Jakarta – Aryanto Nugroho, the National Coordinator of Publish What You Pay (PWYP) Indonesia, expressed several criticisms and rejections towards certain articles in Government Regulation (PP) Number 25 of 2024 concerning Amendments to PP Number 96 of 2021 on the Implementation of Mineral and Coal Mining Business. These comments were made during the “Talk Show on Energy” organized by PWYP Indonesia together with Energi Milenial Indonesia Raya (EMIR) in South Jakarta on Saturday (15/06/2024).

Earlier, on May 30, 2024, President Jokowi signed PP Number 25 of 2024, which regulates several changes, including the definition of Work Plan and Budget (RKAB), the extension period of Mining Business Permits (IUP) or Special Mining Business Permits (IUPK) owned by State-Owned Enterprises (BUMN) subsidiaries, criteria for Production Operations activities integrated with Mineral Metal Processing and/or Refining facilities and Coal Development and/or Utilization, improving community welfare through offering Special Mining Business Permit Areas (WIUPK) management priority to business entities owned by religious mass organizations, and criteria for extending IUPK as a Continuation of Contract/Agreement Operations.

One highlighted article is Article 83A, where priority offers Ex PKP2B mining’s land are given to business entities owned by religious mass organizations. According to Aryanto, this article contradicts with higher regulatory, namely Law Number 3 of 2020 concerning Amendments to Law Number 4 of 2009 on Mineral and Coal Mining (Mining Law).

“Article 75 Paragraphs (2) and (3) of the Mining Law states that IUPK is given to BUMN and Regional-Owned Enterprises (BUMD). It also contradicts Article 74 Paragraph (1), which states that the granting of IUPK must consider regional interests. Referring to the Mining Law, WIUPK should first be offered to BUMN/BUMD, then given to private business entities through an auction mechanism. PP Number 25 of 2024 introduces a new entity, namely business entities owned by religious social organizations, which contradicts higher regulations,” Aryanto said.

Aryanto revealed that there is no prohibition for mass organizations, including religious mass organizations, to own business entities. Nor is there a prohibition for business entities owned by religious social organizations to engage in the energy and natural resources (SDA) sector. As long as it does not violate the constitution and regulations, possesses capacity and experience, is oriented towards supporting sustainable development, and has clear mitigation regarding technical risks and WIUPK auction mechanisms, mining technical risks, environmental risks, potential horizontal conflict risks, conflict of interest risks, corruption risks, and others.


“Unfortunately, on the most basic level, PP Number 25 of 2024 violates the Mining Law!” emphasized Aryanto.

PP Number 25 of 2024 Hinder for Energy Transition

Aryanto explained that natural resource governance, including coal, must align with the spirit of energy transition. Coal use should be reduced due to its significant contribution to climate change. “Regarding improving coal mining governance, it must align with climate change missions,” he said.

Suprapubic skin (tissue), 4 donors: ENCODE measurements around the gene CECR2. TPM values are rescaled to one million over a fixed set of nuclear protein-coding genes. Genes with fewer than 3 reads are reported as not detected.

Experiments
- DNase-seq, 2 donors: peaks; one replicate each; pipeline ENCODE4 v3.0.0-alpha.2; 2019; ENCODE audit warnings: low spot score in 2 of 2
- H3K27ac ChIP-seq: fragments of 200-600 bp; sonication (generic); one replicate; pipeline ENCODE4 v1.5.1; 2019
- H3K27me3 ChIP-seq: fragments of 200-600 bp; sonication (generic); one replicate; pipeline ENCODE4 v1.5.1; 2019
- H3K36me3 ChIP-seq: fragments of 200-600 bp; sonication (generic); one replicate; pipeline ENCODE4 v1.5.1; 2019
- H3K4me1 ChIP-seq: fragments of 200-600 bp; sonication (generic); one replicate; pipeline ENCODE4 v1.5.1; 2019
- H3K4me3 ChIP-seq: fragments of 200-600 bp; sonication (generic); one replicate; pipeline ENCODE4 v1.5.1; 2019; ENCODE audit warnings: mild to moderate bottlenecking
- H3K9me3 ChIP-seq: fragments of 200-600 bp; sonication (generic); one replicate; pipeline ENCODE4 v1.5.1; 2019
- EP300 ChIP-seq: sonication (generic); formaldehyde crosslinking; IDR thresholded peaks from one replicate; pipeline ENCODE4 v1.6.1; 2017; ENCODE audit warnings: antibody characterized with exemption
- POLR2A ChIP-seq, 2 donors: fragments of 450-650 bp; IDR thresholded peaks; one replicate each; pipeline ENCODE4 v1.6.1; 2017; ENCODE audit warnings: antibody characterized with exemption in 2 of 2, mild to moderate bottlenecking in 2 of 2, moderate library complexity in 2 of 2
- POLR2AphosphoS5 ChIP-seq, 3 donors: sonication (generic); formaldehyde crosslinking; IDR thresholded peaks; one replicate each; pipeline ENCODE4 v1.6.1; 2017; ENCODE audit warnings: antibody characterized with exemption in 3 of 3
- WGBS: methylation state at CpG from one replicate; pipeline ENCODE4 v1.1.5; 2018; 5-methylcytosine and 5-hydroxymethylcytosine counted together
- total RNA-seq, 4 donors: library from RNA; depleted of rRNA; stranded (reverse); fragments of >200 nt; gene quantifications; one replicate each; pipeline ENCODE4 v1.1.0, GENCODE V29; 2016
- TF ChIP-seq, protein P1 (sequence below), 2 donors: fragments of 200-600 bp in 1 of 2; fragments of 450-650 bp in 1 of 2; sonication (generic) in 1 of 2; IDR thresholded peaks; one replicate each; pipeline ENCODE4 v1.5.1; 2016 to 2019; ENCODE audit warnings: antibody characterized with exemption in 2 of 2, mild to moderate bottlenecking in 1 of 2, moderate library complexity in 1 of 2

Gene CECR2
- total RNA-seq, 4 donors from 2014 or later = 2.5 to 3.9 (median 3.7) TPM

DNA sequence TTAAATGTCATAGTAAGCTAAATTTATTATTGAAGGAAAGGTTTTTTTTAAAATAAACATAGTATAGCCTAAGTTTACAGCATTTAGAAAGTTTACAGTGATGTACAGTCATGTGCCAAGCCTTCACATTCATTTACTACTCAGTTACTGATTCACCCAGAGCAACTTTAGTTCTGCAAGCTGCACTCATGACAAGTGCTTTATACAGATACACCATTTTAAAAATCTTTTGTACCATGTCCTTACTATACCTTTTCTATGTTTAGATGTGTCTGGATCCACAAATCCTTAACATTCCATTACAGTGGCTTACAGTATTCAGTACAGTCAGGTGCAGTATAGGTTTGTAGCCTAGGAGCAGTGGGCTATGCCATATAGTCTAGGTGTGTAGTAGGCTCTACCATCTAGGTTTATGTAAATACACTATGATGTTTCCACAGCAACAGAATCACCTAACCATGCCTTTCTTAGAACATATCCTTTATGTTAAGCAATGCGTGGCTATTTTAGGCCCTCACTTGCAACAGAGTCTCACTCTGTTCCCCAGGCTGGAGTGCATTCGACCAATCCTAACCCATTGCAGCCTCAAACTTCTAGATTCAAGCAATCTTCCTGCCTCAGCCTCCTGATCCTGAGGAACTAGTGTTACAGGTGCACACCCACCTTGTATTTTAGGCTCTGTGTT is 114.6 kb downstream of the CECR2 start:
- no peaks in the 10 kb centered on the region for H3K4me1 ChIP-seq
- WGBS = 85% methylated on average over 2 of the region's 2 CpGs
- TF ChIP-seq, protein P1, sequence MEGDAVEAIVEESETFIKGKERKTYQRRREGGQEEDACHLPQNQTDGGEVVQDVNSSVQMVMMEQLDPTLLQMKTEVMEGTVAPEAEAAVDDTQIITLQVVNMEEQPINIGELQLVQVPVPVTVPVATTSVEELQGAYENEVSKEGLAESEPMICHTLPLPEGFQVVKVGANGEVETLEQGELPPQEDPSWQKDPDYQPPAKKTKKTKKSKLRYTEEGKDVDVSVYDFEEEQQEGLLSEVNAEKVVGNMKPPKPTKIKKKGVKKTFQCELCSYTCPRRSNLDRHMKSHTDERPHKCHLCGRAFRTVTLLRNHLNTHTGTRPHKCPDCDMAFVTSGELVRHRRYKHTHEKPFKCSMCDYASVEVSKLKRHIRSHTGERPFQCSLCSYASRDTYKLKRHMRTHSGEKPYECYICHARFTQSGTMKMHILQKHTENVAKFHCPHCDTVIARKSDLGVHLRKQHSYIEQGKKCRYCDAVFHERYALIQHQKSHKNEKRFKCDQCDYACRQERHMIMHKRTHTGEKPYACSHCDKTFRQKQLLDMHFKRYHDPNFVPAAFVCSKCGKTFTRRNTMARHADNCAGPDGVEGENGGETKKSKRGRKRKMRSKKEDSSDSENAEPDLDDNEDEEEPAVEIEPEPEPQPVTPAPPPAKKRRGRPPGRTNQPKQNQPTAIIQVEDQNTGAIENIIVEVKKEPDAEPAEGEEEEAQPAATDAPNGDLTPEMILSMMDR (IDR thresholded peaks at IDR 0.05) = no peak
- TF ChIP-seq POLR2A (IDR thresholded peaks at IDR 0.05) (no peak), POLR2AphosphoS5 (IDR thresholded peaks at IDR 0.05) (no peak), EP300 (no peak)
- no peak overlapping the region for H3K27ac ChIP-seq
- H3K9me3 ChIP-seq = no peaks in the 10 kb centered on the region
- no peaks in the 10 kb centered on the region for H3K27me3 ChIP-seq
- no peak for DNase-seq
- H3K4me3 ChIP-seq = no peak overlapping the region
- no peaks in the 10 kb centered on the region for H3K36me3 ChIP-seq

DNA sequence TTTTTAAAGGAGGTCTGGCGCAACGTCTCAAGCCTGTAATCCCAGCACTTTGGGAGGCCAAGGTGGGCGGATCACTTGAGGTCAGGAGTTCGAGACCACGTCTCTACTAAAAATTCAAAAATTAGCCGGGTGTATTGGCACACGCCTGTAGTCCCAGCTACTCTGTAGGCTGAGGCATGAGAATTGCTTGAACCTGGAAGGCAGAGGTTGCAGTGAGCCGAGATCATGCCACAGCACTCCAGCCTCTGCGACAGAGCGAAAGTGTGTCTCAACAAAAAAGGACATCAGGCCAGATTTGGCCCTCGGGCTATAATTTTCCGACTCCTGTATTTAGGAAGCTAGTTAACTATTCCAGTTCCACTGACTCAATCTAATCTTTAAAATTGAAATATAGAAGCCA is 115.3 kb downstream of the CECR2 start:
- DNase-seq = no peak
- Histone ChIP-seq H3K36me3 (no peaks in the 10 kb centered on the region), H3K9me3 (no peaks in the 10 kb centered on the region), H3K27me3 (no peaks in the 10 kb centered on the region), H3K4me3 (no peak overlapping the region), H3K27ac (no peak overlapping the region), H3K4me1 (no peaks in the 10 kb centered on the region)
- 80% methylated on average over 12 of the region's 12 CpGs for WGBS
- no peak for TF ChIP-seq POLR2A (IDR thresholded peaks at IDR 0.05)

This regulation facilitates business entities owned by religious mass organizations to manage ex PKP2B, potentially increasing national coal production. As stated in the National Energy General Plan (RUEN), the national coal production target in 2019 was a maximum of 400 million tons. However, in the last three years, coal production has increased and far exceeded the 400 million ton target.

Aryanto argued that during this energy transition period, the government should focus on controlling coal governance to achieve RUEN targets. Therefore, with that awareness, the policies made should support the energy transition. “This policy contradicts and hampers the energy transition in Indonesia,” he stressed.

In addition to offering ex PKP2B mining land to religious mass organization business entities, Aryanto also highlighted the removal of the word “annual” in the coal production Work Plan and Budget (RKAB). “The change from yearly to three-year periods makes supervision difficult,” he explained.

Regarding natural resource governance during the energy transition, Aryanto continued, what should be done is a mining permit moratorium. Not facilitating or giving space for the religious mass organization to mine coal. PWYP Indonesia invites active youth participation in overseeing the energy transition, including responding to policies that potentially hinder the energy transition, such as PP Number 25 of 2024.

“At this stage, we should already be at the level of a mining permit moratorium. Instead of facilitating coal exploitation,” he said.

In line with PWYP Indonesia, Luthfi Yufrizal, Chairman of the Regional Leadership Council (DPD) EMIR Jakarta, believes that the enactment of PP Number 25 of 2024 threatens the course of energy transition in Indonesia. Additionally, it has an increasingly detrimental impact on the environment.

As is known, coal mining activities can potentially damage public facilities. “For instance, in several regions in Sumatra, coal mining activities should have dedicated roads for coal transportation. Companies should have dedicated roads. But some secretly use public roads. This is a problem,” said Luthfi.